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now lets move on to hex! : )

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Hex is simple 4 bit Binary, exploited as a code in 70s to utilise the 4 bits chips that were 1st produced later. it needn`t have been Hex however, infact for a long time Octal was used

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4 bit binary? hex is base 16. might help if i knew exactly what a bit equals i guess : P (isnt a bit just 8 digits or something like that?)

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I know the numbers of binary but what about the letters?

(621- 1001101101

A- ???)

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Call the "letters" "digits" if that´s more familiar for you. I should indeed have taken the time to look that word up before posting to avoid unnecessary confusion. But in the end the point is just that you have a finite set of symbols (ten for decimal, two for binary) that you name the infinite number of natural numbers with. What does the thing in parentheses mean?

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4 bit binary? hex is base 16. might help if i knew exactly what a bit equals i guess : P (isnt a bit just 8 digits or something like that?)

a "bit" is a single number, a 1 or a 0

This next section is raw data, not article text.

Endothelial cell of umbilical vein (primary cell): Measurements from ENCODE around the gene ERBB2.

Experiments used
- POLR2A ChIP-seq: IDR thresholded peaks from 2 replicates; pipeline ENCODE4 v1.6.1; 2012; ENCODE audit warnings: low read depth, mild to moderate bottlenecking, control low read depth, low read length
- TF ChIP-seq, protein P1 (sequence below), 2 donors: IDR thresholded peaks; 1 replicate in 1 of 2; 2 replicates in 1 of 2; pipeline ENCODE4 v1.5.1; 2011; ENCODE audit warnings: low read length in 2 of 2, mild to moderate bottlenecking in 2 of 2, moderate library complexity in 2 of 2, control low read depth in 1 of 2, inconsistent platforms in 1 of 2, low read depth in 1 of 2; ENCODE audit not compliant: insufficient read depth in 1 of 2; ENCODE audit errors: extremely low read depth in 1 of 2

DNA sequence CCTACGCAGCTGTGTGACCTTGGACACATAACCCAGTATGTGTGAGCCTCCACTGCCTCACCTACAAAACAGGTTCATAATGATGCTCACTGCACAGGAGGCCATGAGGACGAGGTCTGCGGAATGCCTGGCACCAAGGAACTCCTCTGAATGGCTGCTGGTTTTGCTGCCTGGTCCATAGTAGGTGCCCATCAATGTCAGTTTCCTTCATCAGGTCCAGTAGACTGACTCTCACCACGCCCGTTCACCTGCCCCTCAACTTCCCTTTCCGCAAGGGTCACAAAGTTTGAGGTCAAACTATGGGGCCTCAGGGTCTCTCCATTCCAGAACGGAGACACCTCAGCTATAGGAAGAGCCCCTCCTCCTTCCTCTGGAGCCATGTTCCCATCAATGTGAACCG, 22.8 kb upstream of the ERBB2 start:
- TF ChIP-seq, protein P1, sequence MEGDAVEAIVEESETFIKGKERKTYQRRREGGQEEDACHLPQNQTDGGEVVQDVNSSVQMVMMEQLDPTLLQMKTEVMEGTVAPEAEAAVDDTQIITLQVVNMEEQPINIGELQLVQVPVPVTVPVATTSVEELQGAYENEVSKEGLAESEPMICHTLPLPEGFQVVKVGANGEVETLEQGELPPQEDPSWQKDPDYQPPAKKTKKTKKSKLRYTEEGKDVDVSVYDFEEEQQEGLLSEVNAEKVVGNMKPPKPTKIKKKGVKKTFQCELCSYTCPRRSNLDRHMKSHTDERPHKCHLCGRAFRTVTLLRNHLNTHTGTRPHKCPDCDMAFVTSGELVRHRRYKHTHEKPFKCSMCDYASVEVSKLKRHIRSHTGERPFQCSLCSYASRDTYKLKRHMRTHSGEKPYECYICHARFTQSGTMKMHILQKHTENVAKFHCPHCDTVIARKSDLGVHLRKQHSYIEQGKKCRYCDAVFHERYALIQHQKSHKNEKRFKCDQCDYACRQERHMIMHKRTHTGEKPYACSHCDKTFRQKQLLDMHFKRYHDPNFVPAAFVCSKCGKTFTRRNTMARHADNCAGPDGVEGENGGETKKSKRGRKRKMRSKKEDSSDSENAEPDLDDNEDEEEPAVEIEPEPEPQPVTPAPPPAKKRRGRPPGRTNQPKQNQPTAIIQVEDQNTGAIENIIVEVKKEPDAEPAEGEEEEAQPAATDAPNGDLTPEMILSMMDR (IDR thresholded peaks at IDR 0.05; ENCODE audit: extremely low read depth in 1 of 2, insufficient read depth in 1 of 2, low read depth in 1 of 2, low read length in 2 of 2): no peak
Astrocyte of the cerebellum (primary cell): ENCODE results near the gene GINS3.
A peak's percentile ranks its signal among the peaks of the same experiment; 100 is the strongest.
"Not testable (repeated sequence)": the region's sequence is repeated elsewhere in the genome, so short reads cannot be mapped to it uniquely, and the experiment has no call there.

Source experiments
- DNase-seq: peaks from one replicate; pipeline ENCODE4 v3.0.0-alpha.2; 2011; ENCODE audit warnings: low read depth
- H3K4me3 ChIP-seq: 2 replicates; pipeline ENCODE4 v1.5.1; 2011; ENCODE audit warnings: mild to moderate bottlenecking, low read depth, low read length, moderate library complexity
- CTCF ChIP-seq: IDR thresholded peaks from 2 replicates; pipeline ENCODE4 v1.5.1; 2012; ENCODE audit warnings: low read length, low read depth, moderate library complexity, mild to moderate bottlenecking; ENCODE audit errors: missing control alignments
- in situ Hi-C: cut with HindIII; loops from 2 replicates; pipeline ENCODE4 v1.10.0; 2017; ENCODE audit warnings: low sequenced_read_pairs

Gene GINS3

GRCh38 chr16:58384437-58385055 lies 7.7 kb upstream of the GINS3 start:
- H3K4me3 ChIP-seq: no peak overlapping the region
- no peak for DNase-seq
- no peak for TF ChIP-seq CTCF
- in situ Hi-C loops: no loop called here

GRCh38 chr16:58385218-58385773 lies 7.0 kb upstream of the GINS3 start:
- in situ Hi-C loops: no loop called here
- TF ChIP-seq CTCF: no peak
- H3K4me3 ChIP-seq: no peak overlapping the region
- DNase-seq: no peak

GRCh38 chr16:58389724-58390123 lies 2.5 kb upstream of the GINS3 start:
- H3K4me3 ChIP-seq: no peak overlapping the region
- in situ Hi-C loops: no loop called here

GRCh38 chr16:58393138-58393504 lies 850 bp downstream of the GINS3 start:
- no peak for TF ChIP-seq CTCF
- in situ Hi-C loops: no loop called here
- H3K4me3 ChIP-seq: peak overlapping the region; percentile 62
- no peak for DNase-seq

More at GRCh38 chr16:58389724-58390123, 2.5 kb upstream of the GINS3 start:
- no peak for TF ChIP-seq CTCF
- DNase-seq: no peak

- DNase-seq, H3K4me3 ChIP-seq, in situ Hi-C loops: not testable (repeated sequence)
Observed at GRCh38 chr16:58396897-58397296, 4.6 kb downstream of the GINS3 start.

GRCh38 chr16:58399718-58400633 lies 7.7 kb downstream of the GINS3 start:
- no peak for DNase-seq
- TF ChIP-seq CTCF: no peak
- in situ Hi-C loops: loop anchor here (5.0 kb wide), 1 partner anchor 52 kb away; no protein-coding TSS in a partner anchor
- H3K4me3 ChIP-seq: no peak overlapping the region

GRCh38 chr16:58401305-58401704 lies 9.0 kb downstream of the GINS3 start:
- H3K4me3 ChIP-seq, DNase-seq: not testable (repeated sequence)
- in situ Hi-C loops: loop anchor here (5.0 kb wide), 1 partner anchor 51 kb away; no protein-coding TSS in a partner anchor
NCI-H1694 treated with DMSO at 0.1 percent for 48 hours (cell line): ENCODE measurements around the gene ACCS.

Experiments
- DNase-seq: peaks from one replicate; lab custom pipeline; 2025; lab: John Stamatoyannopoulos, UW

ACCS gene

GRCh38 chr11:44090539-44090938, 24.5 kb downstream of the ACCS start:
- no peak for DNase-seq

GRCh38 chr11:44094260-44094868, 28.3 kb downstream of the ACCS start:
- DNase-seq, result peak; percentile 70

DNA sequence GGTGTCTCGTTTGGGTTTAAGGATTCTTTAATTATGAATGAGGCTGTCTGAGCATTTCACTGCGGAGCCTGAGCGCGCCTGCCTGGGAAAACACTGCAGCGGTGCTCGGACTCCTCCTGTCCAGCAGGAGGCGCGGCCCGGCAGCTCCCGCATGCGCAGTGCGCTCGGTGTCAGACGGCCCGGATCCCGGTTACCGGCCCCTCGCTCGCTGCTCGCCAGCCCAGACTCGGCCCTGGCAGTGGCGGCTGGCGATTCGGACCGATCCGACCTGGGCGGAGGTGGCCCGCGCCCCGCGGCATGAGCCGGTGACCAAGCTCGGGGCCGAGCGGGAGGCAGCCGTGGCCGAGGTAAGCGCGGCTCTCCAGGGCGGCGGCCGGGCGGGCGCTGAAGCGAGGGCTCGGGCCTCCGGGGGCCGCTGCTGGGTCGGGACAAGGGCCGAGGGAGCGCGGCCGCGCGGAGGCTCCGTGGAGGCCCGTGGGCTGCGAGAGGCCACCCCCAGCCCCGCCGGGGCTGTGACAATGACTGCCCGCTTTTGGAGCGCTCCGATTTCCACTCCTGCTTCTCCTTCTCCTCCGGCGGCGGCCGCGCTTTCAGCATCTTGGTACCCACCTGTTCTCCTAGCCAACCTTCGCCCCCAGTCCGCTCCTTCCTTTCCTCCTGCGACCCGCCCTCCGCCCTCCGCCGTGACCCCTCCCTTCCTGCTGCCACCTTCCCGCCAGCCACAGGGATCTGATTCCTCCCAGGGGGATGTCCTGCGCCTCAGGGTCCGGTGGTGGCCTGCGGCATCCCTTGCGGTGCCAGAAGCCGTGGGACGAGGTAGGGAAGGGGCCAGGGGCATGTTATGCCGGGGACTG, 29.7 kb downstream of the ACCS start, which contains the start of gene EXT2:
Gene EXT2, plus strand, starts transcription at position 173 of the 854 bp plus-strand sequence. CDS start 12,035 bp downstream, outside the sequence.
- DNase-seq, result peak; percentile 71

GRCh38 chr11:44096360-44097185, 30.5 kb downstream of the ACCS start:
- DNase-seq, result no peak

a "Nibble" is 4 bits and used to represent a single Hex number

a "Byte" is 8 bits or 2 nibbles

then we move onto "Words" and "Long words" usualy 16 bits and 32 bits respectively.

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yeah, a bit = 1 or 0

no one uses nibbles anymore!

byte = 8 bits

kilobyte = thousand bytes

megabyte = million bytes

gigabyte = 1000 megabytes (you do the maths for bytes!)

terrabytes = 1000 gigabytes.

however, those are not precise values, they are standardised figures, for instances kilobyte is actuallly 1024 bytes and megabyte is 1,000,024 bytes (etc) - but the first lot is accepted by everyone - though if i hadnt have said this paragraph someone would have said that i was wrong!!!

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mB is 1,000,024?

i know about a kB being 1024, but i would have expected mB to be either 1,024,000 or 1,024^2.

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just hit the 2x2 constant on a calculator and keep pressing enter, that take you up to a fair old number all in Binary weighting

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Its 2^10 thats why 1024 is popular.

Its an awesome number as it a perfect power of 2 and nearly perfect power of 10. So its easy to work with it.

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no one uses nibbles anymore!

oh is that so?

then a Burst nibbler or 7 segment LED/LCD displays no longer exist either?